ESB strike averted but new row breaks out between company and unionsMonday 09 December 2013 14.40
A new row has broken out between the ESB and its group of unions.
The argument centres on the terms of a settlement reached regarding a threatened strike over the company's pension scheme.
The Secretary of the ESB Group of Unions Brendan Ogle has challenged an ESB statement.
In the statement it said that no further liabilities will be added to the company's balance sheet as a consequence of the company pension scheme being treated as a defined benefit scheme.
Mr Ogle told RTÉ News that unions believed that treating the scheme as a defined benefit scheme would involve adding a minimum of €369m to the balance sheet.
A delicately worded agreement confirming that the pension scheme would be treated as defined benefit had been agreed earlier this evening.
Then the ESB issued a statement saying the deal would not add any additional liability to the company balance sheet - prompting a furious union reaction.
Shortly before midnight, the ESB issued a new statement saying it was happy with the document brokered by the Labour Relations Commission.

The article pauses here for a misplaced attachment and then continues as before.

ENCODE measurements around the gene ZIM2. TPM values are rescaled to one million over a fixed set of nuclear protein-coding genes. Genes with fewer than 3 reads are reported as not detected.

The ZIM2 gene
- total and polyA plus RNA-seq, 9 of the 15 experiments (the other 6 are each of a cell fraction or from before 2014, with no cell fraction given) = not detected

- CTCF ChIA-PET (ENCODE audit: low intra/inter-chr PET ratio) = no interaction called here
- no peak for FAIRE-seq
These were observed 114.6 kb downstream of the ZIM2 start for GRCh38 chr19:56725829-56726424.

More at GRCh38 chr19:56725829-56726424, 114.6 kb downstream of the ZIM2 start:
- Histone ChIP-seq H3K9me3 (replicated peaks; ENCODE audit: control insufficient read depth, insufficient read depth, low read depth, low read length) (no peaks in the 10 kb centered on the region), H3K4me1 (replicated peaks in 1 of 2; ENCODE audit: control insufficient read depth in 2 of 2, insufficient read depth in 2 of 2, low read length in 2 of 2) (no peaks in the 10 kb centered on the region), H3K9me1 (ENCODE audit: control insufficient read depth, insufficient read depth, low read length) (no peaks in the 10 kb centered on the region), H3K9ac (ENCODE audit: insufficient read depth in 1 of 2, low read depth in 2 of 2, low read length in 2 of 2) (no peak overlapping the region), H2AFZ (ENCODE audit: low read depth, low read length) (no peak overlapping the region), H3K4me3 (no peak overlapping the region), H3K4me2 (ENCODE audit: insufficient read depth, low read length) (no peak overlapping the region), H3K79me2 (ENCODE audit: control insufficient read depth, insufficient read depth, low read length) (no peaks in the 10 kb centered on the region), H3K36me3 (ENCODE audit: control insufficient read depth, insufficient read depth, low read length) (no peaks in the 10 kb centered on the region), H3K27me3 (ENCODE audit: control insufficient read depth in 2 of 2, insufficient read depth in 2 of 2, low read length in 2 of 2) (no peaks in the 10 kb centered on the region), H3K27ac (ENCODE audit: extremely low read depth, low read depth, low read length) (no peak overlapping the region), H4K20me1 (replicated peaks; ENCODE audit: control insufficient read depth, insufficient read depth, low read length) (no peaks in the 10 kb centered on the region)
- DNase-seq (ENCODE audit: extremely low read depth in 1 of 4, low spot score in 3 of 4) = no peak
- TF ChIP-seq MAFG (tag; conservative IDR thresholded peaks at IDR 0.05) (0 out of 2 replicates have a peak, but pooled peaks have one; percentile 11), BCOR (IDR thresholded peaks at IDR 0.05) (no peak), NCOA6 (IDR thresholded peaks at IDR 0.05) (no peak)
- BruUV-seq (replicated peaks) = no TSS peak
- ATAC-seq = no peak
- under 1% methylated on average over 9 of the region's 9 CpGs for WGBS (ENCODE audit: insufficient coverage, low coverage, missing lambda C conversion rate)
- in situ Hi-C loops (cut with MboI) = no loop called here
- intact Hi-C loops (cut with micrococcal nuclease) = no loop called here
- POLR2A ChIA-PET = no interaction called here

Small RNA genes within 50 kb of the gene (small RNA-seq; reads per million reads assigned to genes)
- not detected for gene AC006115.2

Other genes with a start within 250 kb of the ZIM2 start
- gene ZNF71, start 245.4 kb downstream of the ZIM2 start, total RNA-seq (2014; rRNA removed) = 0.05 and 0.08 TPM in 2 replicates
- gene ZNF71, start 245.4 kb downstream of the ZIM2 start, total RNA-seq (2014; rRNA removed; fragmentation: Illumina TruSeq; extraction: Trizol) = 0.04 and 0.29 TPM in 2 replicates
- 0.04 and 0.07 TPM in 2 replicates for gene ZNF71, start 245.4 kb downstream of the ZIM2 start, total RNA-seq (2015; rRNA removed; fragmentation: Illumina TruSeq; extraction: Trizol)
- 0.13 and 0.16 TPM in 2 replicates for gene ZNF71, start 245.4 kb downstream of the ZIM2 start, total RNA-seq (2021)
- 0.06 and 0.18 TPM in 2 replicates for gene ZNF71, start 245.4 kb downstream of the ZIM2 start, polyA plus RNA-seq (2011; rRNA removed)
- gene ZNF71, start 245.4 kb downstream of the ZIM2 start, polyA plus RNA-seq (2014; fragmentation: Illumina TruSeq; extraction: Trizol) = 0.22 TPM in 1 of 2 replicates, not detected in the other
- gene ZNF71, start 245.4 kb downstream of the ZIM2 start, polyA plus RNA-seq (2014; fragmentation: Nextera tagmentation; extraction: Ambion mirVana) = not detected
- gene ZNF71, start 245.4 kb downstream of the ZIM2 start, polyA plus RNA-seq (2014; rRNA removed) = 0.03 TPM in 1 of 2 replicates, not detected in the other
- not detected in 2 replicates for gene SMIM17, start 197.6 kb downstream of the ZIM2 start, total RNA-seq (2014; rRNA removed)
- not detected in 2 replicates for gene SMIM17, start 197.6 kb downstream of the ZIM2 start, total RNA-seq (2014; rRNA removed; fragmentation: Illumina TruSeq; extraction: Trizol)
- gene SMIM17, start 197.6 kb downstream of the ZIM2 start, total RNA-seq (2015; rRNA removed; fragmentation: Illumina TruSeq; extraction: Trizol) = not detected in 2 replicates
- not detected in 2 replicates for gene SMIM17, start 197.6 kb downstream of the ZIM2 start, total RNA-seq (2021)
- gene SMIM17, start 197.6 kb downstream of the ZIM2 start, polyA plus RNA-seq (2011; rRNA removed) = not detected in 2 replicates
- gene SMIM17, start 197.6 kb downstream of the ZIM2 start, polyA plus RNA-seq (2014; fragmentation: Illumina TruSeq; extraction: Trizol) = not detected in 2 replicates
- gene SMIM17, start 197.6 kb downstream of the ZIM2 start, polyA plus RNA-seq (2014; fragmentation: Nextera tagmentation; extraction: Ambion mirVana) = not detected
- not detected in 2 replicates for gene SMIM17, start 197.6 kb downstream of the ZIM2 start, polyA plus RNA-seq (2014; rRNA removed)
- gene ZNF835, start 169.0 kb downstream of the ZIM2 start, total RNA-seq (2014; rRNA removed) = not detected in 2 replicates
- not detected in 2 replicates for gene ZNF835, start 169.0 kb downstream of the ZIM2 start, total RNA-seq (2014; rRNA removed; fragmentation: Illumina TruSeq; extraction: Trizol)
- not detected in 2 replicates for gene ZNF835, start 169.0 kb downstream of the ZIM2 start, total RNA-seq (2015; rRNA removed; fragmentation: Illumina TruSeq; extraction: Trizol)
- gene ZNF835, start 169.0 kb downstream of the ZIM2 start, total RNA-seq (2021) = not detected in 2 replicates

It said it would be preparing its accounts in the first quarter of 2014.
It said it would work through any challenges in implementing the agreement with all the parties in the normal way.
Rabbitte welcomes dispute resolution
Meanwhile, Minister for Communications, Energy and Natural Resources Pat Rabbitte has welcomed the resolution of the dispute.
"Unions and management deserve credit for ending the uncertainty that threatened to do disproportionate damage to the country's best interests," he said in a statement.
Talks had continued over the weekend between unions and management trying to avert a strike from 16 December.
Unions threatened to mount an all-out strike on that day if their dispute over the company's pension scheme was not resolved by then.
According to Mr Rabbitte, nobody will lose their entitlements between now and 2018, when the scheme, according to the regulator, will be back in surplus.
He also said it would not be helpful for the Government to provide an "elastoplast solution" to the dispute by forgoing its dividend.